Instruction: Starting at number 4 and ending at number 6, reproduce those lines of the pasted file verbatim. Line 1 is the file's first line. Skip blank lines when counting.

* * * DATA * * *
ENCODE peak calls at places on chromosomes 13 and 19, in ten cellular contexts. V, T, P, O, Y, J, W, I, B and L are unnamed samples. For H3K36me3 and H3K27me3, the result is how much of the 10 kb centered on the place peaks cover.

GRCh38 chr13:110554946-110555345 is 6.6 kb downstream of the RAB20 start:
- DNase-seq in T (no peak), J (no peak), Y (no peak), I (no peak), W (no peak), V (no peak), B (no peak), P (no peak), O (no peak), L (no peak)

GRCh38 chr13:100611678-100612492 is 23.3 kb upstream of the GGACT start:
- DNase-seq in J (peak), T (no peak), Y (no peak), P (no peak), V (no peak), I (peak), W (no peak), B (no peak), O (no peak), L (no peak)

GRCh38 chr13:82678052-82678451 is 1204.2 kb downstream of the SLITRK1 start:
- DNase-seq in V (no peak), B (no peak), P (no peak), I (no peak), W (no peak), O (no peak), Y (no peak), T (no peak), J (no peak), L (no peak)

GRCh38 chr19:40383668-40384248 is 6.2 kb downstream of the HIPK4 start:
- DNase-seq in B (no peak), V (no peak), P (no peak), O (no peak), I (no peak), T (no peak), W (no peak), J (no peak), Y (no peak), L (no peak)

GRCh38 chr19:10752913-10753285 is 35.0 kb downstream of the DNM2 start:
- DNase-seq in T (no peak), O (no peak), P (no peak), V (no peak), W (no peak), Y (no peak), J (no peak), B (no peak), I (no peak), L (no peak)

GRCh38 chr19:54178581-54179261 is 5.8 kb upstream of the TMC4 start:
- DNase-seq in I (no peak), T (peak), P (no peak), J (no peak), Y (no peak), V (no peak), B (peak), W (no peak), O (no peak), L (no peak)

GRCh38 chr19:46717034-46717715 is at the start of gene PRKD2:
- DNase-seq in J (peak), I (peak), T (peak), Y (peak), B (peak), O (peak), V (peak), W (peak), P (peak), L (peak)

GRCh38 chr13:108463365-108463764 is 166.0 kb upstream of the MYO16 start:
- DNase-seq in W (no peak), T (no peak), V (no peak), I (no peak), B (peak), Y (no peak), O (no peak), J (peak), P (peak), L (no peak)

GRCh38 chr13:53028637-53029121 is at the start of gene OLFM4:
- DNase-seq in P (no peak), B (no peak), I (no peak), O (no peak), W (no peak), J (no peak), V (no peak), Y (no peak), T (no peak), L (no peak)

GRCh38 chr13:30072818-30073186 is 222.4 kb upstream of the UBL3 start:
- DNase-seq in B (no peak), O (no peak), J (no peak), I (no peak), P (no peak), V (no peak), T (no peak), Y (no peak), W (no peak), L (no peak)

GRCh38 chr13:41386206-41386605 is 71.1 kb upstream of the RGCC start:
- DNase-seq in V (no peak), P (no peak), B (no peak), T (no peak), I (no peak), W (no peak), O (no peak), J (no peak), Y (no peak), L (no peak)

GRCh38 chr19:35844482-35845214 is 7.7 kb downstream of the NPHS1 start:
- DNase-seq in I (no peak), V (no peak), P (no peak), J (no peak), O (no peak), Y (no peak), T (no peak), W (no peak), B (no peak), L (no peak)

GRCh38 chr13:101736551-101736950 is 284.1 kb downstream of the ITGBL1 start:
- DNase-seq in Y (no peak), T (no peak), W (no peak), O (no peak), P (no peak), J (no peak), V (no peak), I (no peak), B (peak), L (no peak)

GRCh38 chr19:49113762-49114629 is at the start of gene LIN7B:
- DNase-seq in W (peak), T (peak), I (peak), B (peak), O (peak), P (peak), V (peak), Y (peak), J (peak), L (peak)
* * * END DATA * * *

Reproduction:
GRCh38 chr13:100611678-100612492 is 23.3 kb upstream of the GGACT start:
- DNase-seq in J (peak), T (no peak), Y (no peak), P (no peak), V (no peak), I (peak), W (no peak), B (no peak), O (no peak), L (no peak)

GRCh38 chr13:82678052-82678451 is 1204.2 kb downstream of the SLITRK1 start: